We have all seen posted speed limit signs so many times that we may hardly notice them anymore. In fact, many drivers get so used to driving at a certain speed almost everywhere they go, and they don’t even bother to see what the actual posted speed limit is or to check their speedometer while driving.
Unfortunately, police officers in Pennsylvania and across the country take speeding very seriously. Speeding is the cause or at least is involved in one third of crashes that result in death, according to the National Safety Council, and speeding while intoxicated is another leading cause of accidents. Because of the harm that speeding can do to drivers on the road, police do not hesitate to give out speeding tickets. Speeding tickets and the associated fines are also a way for governments to make money, so the push for police officers to write speeding tickets can be strong.
However, it is not always easy to tell what the speed limit is in certain areas. Depending on where the sign is placed, it can be extremely hard to see because of overgrown trees or bushes, or it could simply be hidden around a corner or curve. Sometimes, speed limit signs are placed at the bottom of a hill, where it is much harder to slow down because of your built up momentum. Speed limits can change suddenly and without warning, especially on highways, and sometimes the speed limit for a given area can be changed completely by the government. This leaves many drivers completely surprised when they suddenly have to drive 35 miles per hour when they used to be able to drive 45 miles per hour in a given area.
There are maximum speed limits allowed in certain areas under Pennsylvania law. They include:
You should note, however, that these are simply guidelines. The actual speed limit could be different than those listed above, depending on the area.
Speed limits also work a bit differently in work zones. In areas where there is construction or road work being done, it is best for drivers to slow down a bit, because the fines for speeding in a work zone are extremely high and could result in a worker being hurt. Also, expensive work projects will have speed detectors installed at the site to catch speeding motorists. You must also turn on your headlights in active work zones under Pennsylvania law, or you will be fined $25.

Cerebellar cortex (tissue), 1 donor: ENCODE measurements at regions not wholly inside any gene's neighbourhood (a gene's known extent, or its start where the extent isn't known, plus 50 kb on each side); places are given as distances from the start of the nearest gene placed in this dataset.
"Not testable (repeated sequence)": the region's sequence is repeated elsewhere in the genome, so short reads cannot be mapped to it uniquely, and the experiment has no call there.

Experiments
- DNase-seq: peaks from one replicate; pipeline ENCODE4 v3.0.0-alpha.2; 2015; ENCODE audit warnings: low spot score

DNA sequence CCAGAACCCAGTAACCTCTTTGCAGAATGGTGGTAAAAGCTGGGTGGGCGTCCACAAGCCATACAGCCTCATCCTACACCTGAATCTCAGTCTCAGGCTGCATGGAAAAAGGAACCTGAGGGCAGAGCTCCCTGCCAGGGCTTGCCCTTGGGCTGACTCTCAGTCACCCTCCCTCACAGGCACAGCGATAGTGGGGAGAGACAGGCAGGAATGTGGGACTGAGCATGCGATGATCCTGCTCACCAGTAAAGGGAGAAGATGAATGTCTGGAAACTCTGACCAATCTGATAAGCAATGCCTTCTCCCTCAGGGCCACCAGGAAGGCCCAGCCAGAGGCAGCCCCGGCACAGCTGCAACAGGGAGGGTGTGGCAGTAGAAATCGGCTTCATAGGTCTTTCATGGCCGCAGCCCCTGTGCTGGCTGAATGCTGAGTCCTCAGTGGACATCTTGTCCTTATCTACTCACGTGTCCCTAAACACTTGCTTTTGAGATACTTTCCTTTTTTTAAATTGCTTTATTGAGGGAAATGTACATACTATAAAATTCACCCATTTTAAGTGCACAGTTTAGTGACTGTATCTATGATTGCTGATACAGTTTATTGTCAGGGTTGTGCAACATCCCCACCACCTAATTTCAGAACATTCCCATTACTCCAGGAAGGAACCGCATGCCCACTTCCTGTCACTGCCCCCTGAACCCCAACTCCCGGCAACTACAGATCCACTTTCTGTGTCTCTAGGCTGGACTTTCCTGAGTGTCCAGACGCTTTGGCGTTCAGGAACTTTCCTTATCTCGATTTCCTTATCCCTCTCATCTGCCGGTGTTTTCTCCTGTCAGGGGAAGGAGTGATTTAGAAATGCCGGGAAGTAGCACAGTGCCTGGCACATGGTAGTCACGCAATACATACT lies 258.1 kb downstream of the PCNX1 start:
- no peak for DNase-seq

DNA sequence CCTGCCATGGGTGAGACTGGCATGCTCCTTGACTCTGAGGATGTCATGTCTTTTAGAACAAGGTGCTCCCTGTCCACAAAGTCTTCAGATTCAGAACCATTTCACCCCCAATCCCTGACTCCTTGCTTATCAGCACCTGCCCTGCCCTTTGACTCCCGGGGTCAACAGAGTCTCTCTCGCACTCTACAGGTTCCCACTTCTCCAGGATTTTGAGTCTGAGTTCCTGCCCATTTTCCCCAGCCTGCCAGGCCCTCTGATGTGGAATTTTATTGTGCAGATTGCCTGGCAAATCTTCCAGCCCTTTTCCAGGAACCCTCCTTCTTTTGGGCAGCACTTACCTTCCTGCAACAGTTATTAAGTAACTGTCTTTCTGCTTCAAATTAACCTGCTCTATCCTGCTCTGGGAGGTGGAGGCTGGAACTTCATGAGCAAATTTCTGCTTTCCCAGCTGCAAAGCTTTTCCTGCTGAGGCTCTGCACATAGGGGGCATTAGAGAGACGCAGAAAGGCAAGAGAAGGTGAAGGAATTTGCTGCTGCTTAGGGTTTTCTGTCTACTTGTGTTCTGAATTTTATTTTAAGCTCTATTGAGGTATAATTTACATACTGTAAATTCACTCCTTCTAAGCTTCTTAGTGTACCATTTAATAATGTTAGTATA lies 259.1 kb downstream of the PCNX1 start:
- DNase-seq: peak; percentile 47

Active work zones must be marked by posted signs with a flashing light. Anyone who is caught driving 11 miles per hour or more above the speed limit in an active work zone will have their license suspended for fifteen days. The same applies to someone who gets into a crash in an active work zone and was not considered to have been driving at a safe speed. Also, the fines for speeding in an active work zone are twice the amount that they would be for that area. And if someone is charged with vehicular homicide in an active work zone, they could face jail time. Fines also increase if you are caught speeding in a school zone.
The speed limit is only legally considered the speed limit if there is signage indicating it every half mile in that zone and at the beginning and end of the zone. This means that no police officer can “decide” what the speed limit is. You can only get a speeding ticket if you are going six miles per hour or more above a posted speed limit, not simply based on a speed limit that the officer decides is correct.
Your speeding ticket attorney can also argue to have your penalties reduced by showing that there was not adequate signage marking a speed limit or a work zone, or that the signage was extremely difficult to see. In many cases, the judge will lessen your penalties for your speeding ticket or dismiss the ticket entirely if your lawyer can prove that the sign was obscured, missing, or not placed correctly.
If you have gotten a speeding ticket and there is any question about the speed limit, get in touch with a lawyer right away. We have years of experience handling speeding tickets in Pennsylvania and will be able to help you with your speed limit defense.